There’s tons of this stuff out there and it’s cheap. Who knew?
Another major national department store chain (hint: name rhymes with “market,” well, sort of) proudly proclaims itself a “great source for work by unknown artist.” A perusal of their online offerings reveals a richness of “framed wall art,” works by “unknown” liberally mixed with reproductions of paintings by arguably better-known artists, the likes of Klimt, Van Gogh and Monet—who seems a perennial favorite at these venues (his use of a pastel palette is so accommodating to a range of upholstery fabrics.)
Unknown’s subjects tend to Parisian cafés and rain-slicked boulevards, young lovers huddled under umbrellas, their heads canted intimately inward to exchange a kiss or a secret, Venetian canal boats and the like.
There are standouts in unknown’s oeuvre. The giant cutlery—forks, spoons and spatulas in your choice of wood, silver or gold toned, even nicely antiqued shabby chic—have the bold panache of pop art classics.
Who doesn’t love a giant fork! And if you hang yours in the living room or foyer, rather than kitchen or dining room, as suggested, it’s ironic.
These stores also offer many works attributed to “various,” schools of aesthetically similar (if not identical) unknowns who churn out “hand-crafted” original oil paintings. One such work, “Evening’s Delight in Paris,” is lauded by online reviewers for the “artist’s attention to detail, brush strokes and color.”
I imagine the artist known at "unknown" out holiday shopping with a friend. She flips through a stack of paintings in a cavernous warehouse store, finds “Italy at Dusk” and excitedly waves her friend over.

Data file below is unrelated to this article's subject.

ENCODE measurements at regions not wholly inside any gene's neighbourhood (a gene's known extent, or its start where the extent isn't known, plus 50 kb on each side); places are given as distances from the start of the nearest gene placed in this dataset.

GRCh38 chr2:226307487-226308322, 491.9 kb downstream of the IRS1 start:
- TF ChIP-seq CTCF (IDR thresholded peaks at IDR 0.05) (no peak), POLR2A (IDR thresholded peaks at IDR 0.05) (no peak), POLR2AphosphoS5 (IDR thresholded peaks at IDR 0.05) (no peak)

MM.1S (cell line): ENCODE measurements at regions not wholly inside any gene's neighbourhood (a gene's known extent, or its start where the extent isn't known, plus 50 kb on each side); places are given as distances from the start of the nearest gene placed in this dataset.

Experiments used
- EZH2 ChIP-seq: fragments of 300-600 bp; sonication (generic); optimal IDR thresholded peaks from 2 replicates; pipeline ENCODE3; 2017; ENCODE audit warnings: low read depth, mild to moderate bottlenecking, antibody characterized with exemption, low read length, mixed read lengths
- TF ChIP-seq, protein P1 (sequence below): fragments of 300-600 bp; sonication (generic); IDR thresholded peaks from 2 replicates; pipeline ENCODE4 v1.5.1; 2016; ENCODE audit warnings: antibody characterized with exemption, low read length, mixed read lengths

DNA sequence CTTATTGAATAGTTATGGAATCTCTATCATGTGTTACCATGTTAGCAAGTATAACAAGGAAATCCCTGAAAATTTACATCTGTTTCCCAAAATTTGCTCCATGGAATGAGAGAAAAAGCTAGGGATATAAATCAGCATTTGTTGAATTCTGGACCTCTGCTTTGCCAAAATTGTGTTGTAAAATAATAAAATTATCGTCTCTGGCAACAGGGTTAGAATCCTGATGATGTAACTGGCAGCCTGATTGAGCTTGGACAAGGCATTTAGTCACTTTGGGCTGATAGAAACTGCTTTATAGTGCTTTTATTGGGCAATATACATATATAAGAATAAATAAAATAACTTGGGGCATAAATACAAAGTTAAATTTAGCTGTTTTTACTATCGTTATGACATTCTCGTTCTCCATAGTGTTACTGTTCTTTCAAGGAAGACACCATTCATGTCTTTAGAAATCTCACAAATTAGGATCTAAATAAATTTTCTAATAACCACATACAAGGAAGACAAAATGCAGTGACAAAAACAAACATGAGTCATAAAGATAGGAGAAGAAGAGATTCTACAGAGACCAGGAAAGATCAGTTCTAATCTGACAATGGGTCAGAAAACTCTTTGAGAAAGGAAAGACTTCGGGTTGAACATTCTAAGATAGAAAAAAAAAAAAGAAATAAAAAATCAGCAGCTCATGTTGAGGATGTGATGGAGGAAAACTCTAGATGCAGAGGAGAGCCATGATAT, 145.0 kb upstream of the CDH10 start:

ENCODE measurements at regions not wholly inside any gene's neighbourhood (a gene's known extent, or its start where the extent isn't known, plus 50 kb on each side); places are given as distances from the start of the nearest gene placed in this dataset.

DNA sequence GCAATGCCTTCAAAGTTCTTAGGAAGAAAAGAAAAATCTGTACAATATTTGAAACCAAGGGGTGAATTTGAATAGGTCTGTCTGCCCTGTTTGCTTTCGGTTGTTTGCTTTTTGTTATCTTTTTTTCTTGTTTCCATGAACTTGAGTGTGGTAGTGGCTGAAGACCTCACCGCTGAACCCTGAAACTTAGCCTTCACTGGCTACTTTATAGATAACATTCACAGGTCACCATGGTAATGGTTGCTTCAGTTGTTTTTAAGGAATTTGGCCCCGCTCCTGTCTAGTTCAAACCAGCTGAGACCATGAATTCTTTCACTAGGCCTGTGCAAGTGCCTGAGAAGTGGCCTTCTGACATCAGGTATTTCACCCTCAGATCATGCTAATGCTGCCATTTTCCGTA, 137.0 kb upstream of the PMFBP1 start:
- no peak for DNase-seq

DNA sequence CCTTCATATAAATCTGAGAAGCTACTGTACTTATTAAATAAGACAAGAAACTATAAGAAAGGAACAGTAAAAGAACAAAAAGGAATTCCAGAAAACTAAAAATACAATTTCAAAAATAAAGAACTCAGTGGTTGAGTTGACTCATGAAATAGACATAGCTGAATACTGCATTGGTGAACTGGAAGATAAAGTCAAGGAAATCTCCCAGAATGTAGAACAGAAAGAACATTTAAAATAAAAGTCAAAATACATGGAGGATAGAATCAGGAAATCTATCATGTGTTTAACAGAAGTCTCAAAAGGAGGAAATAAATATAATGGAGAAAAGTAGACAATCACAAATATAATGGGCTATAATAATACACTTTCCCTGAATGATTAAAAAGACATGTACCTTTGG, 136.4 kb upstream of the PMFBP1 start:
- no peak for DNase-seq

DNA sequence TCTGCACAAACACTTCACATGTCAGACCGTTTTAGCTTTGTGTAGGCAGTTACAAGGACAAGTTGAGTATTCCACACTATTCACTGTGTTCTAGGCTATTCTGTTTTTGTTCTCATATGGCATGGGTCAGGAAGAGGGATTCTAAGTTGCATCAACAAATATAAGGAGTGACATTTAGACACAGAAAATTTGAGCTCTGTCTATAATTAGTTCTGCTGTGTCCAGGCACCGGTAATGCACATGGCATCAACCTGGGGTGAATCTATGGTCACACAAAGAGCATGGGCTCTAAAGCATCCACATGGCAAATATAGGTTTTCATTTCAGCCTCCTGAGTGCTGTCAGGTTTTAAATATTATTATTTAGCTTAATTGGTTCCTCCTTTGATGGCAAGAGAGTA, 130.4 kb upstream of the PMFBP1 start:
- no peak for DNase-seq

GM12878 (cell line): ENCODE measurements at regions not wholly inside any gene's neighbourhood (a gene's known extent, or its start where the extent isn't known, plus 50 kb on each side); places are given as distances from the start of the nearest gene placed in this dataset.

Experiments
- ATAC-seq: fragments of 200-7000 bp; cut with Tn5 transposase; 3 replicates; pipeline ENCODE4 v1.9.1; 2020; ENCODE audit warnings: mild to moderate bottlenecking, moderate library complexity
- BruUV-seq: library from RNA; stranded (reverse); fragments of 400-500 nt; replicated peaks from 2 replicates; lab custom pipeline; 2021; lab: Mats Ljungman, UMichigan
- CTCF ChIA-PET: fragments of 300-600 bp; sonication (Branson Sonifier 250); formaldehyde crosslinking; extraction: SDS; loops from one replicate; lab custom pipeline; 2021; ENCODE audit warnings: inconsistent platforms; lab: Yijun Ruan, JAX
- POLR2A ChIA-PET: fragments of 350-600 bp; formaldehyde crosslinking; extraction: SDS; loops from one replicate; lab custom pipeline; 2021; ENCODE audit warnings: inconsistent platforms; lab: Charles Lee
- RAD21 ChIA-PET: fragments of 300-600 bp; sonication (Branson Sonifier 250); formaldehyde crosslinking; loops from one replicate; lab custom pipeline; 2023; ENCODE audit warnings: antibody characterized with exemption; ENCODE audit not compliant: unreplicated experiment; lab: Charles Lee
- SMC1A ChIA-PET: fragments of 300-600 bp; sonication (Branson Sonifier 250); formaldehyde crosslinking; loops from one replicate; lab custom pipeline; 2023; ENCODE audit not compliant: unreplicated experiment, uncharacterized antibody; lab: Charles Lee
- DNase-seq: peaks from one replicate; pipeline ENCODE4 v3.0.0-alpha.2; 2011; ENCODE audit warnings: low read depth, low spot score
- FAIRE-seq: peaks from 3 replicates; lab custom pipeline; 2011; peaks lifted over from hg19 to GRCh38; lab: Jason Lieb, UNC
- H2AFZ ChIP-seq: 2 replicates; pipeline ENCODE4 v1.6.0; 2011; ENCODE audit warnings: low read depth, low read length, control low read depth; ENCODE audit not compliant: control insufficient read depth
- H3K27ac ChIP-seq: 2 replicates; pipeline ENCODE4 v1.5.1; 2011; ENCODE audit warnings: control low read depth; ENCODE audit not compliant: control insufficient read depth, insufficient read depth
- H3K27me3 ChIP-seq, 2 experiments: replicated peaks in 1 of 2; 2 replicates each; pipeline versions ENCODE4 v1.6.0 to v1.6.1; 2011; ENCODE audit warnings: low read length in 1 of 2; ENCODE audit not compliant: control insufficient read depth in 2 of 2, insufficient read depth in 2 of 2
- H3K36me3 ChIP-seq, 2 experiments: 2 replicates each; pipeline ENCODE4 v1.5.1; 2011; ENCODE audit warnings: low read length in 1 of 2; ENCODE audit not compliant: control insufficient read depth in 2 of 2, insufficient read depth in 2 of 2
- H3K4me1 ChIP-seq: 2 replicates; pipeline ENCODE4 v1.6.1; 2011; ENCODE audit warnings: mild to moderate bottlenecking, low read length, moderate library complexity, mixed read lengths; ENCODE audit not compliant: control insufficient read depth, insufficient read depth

This one’s mine, she says, pride clutching her throat, if you stand back, you can see where I hid my initials in the sunset. They back up to a display of holiday-themed dishtowels and oven mitts, tilt their heads, and squint.
I see it, her friend squeals. She sets the painting in her cart. I’m so proud of you.
As a philosophical aside, I wonder whether it is better, more satisfying, to retain the pure anonymity of the moniker “unknown” or to be associated with others under the “various” banner. Is there camaraderie and comfort in the association? Is it considered a step up, or down, the art ladder? Is there a support group, an Unknown Artists Anonymous, where in the safety of a church basement or library meeting room, these mysterious artists can lower the mask and share their challenges and frustrations with others who have walked in their shoes?
Do they return from a mind, back and finger numbing day at the art factory with nothing left to give their own art, if that spark even remains. Is the creative drive that pushed them to pursue a career in art fast becoming a memory, a wistful, long-ago dream from back in art school days, before the need to pay off student loans and all the other mundane details of life took over.
The next time a dinner guest narrows their eyes at the painting over your mantle and begins the familiar litany of questions--is the artist famous, is he or she somebody I would know, does he exhibit, is she with a gallery--don’t prevaricate, don’t blush or stammer excuses. Stand up tall, brandish your hand through the air and respond, oh no, the artist is unknown.
Next week's post will explore the double anonymity of the animal artist.